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Excessive pesticide residues found in sweet pepper and Chinese white cabbage samples
     The Centre for Food Safety (CFS) of the Food and Environmental Hygiene Department today (June 5) announced that a sweet pepper sample and a Chinese white cabbage sample were found to contain pesticide residues at levels exceeding the legal limit. The CFS is following up on the cases.

     A CFS spokesman said, "The CFS collected the sweet pepper sample at import level and the Chinese white cabbage sample from a supermarket in Lok Fu for testing under its routine Food Surveillance Programme. The test results showed that the sweet pepper sample contained profenofos at a level of 2.9 parts per million (ppm), i.e. 5.8 times the maximum residue limit (0.5 ppm), and the Chinese white cabbage sample contained chlorpyrifos at a level of 0.31 ppm, i.e. 3.1 times the maximum residue limit (0.1 ppm).

     "Based on the levels of pesticide residues detected in the samples, adverse health effects will not be caused under usual consumption," he added.

     Generally speaking, to reduce pesticide residues in vegetables, members of the public can rinse vegetables thoroughly under clean running water, and scrub produce with hard surfaces with a clean produce brush to remove dirt and substances including pesticides and contaminants from the surface and the fissures, when appropriate.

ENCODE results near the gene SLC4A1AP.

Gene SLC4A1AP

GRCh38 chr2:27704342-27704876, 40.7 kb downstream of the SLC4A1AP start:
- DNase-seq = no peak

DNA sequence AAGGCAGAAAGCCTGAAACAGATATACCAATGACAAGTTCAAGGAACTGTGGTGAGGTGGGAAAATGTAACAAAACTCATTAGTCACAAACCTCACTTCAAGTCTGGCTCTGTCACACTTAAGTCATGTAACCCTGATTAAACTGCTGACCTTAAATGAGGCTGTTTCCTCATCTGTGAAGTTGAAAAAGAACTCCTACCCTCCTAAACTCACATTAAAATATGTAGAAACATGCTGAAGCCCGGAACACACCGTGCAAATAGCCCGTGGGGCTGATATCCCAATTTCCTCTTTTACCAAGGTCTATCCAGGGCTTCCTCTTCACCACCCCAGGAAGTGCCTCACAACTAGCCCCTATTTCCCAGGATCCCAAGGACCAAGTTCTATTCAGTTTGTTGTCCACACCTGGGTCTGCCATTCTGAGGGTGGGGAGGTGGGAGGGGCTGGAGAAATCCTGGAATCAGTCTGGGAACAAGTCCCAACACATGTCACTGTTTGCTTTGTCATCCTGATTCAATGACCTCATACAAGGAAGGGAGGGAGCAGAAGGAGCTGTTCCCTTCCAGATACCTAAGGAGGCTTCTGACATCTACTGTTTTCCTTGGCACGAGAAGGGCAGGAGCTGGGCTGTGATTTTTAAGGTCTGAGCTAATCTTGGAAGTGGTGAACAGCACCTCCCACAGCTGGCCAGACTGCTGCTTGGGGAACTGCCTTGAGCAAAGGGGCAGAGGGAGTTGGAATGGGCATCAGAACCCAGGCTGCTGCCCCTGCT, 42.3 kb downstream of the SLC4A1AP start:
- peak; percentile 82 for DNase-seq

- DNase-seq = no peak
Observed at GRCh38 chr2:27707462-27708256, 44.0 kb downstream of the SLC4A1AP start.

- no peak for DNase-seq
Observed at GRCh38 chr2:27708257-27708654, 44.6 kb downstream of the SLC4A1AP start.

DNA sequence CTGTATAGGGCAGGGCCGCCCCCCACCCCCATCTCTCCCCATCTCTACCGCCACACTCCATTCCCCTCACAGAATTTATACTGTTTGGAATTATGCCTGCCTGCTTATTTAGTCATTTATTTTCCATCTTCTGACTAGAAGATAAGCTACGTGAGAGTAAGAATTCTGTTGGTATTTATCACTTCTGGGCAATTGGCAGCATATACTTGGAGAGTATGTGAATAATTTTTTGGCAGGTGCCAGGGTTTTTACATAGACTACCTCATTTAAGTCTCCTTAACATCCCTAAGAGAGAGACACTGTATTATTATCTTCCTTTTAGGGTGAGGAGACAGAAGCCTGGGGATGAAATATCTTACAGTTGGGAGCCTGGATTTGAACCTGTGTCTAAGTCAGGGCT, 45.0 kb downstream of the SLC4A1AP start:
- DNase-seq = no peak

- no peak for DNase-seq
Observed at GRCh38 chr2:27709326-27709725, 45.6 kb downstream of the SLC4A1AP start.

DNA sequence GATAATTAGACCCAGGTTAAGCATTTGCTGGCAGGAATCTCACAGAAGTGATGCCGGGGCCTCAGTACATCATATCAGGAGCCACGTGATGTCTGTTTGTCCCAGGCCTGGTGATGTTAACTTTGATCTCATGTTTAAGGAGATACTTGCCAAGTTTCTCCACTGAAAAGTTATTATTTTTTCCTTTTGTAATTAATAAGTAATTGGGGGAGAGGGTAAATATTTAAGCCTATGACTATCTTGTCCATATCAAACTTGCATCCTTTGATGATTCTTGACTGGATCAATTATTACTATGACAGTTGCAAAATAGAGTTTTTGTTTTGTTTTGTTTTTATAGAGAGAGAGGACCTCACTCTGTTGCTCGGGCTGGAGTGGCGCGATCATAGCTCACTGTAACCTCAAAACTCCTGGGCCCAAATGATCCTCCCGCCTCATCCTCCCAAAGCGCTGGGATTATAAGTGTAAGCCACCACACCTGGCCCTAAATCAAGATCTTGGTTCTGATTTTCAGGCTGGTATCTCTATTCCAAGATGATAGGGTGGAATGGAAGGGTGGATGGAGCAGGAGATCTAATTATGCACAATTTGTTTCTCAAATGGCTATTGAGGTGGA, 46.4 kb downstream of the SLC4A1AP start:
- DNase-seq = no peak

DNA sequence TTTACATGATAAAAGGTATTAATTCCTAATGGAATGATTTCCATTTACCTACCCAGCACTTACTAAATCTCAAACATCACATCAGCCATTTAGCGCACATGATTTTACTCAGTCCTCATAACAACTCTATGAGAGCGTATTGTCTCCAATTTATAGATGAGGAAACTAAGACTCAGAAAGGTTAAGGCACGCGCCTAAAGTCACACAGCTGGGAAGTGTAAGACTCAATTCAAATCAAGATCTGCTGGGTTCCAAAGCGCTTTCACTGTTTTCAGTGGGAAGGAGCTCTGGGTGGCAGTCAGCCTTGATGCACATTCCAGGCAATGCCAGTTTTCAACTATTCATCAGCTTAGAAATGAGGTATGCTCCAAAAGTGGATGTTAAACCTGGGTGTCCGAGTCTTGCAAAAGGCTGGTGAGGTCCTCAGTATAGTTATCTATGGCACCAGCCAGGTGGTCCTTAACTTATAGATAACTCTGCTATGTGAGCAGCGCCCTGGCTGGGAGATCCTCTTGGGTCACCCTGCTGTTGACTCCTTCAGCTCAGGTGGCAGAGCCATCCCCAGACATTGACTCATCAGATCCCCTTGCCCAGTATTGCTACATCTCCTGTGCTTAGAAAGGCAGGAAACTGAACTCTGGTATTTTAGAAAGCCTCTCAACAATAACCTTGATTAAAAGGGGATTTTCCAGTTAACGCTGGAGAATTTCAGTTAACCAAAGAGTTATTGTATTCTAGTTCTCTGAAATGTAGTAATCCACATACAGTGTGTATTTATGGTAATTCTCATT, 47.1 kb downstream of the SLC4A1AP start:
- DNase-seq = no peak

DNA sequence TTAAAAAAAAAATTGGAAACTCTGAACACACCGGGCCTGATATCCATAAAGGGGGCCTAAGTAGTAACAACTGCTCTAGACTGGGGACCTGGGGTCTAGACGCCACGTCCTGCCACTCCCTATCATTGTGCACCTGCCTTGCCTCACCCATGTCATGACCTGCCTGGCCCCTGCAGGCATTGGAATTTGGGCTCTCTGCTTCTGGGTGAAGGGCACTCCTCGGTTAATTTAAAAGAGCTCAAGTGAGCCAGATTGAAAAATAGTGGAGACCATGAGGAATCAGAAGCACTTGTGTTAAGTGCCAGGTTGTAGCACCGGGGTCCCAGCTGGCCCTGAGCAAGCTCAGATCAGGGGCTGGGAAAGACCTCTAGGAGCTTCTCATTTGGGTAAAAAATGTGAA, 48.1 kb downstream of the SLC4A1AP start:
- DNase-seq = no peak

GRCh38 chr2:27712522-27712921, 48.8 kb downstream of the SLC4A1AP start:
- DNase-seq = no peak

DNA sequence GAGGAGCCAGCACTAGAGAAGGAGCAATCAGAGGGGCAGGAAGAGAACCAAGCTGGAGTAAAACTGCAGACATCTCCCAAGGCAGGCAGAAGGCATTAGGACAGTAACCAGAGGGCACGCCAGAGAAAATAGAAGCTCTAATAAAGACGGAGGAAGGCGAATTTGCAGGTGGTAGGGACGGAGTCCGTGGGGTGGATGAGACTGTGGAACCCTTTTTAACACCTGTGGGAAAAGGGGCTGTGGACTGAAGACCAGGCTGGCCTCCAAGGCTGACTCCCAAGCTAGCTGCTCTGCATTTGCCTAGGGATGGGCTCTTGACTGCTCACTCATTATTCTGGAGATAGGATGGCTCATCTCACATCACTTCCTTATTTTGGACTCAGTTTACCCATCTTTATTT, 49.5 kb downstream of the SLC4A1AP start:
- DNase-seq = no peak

Any person who imports, manufactures or sells any food not in compliance with the requirements of the Pesticide Residues in Food Regulation (Cap 132CM) concerning pesticide residues commits an offence and is liable to a maximum fine of $50,000 and to imprisonment for six months upon conviction.

     Since the regulation came into effect on August 1, 2014, the CFS has taken over 106 900 food samples at import, wholesale and retail levels for testing of pesticide residues, and a total of 189 vegetable and fruit samples (including the unsatisfactory samples announced today) have been detected as having excessive pesticide residues. The overall unsatisfactory rate is less than 0.2 per cent.

     The CFS will follow up on the unsatisfactory results, including tracing the sources and distribution of the food in question and taking samples for testing so as to safeguard public health. Investigation is ongoing.
Ends/Monday, June 5, 2017
Issued at HKT 19:00
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